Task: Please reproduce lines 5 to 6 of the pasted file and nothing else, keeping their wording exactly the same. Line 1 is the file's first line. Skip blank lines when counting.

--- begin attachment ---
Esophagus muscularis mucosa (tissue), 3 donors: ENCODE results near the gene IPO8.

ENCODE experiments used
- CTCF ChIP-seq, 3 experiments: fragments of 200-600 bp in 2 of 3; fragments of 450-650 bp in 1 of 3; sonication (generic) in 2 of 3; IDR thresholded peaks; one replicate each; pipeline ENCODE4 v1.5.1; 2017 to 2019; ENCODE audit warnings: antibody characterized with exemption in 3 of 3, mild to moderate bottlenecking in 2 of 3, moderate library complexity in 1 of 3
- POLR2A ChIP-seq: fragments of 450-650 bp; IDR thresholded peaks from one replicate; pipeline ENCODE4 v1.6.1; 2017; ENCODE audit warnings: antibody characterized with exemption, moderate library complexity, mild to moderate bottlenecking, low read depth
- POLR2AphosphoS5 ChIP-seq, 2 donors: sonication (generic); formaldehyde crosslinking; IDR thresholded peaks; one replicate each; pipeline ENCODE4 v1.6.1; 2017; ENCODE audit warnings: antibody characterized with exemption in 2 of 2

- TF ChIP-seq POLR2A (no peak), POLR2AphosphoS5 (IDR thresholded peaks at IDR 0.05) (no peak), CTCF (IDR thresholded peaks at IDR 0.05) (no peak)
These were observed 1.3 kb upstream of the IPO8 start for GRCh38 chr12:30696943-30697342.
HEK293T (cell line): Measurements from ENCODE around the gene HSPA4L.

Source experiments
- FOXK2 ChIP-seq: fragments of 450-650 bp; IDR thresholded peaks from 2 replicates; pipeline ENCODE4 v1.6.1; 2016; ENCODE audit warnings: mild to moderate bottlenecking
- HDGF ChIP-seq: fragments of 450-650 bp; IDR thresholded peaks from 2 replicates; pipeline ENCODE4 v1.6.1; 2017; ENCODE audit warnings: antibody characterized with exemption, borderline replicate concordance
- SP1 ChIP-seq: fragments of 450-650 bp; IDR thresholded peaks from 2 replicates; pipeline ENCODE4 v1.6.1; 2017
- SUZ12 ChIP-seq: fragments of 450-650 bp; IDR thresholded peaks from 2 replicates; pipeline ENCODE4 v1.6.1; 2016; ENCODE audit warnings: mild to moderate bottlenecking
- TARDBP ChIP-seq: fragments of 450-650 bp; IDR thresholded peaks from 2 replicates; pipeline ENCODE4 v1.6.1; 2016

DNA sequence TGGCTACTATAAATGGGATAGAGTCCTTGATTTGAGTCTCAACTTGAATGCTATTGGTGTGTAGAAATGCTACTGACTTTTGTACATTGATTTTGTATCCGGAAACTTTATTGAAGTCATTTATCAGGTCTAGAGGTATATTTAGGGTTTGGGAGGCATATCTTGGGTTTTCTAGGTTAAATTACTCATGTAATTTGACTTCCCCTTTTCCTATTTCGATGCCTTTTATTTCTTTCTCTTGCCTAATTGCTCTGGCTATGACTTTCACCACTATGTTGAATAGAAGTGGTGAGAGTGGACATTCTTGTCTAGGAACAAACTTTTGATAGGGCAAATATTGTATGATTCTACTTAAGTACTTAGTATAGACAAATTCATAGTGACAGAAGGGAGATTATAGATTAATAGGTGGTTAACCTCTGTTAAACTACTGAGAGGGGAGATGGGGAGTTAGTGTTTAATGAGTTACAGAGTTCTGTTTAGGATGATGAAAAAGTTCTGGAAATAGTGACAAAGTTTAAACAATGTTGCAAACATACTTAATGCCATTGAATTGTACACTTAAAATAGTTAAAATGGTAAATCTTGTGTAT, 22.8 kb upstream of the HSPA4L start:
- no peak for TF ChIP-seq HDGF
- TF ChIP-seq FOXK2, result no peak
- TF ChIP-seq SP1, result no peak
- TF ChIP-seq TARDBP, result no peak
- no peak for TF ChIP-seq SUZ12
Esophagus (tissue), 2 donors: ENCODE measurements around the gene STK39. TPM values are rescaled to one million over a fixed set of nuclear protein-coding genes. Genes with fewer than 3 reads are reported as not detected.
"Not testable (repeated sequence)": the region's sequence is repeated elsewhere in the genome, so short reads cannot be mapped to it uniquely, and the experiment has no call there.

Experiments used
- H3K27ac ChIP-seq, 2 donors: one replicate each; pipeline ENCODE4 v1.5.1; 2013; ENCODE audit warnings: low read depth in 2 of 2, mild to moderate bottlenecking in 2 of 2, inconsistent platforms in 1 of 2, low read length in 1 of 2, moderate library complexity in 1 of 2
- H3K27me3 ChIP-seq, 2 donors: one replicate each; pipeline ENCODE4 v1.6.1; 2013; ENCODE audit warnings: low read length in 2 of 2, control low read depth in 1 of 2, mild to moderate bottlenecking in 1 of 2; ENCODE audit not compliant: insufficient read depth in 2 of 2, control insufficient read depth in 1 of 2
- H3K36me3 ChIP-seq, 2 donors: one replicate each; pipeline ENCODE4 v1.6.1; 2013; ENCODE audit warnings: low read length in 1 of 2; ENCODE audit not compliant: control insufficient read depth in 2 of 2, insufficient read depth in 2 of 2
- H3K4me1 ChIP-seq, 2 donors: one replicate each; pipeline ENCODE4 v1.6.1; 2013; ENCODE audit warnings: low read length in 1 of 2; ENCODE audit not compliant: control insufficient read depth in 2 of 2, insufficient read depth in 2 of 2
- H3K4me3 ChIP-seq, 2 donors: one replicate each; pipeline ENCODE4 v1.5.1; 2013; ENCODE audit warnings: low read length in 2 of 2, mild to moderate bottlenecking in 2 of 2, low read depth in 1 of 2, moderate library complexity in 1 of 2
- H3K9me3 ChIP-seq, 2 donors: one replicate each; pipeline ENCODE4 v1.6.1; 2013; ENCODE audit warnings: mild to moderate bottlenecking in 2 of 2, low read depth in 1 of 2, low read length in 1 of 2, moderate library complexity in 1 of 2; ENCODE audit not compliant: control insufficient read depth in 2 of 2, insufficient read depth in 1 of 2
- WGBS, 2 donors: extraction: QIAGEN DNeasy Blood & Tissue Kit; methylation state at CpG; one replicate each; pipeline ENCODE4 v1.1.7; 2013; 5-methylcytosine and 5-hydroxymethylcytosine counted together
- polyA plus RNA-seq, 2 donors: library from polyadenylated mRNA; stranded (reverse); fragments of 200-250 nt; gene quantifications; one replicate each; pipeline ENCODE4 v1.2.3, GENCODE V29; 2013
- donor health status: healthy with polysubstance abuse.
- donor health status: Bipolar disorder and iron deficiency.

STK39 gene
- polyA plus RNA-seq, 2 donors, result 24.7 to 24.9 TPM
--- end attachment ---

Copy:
- POLR2AphosphoS5 ChIP-seq, 2 donors: sonication (generic); formaldehyde crosslinking; IDR thresholded peaks; one replicate each; pipeline ENCODE4 v1.6.1; 2017; ENCODE audit warnings: antibody characterized with exemption in 2 of 2

- TF ChIP-seq POLR2A (no peak), POLR2AphosphoS5 (IDR thresholded peaks at IDR 0.05) (no peak), CTCF (IDR thresholded peaks at IDR 0.05) (no peak)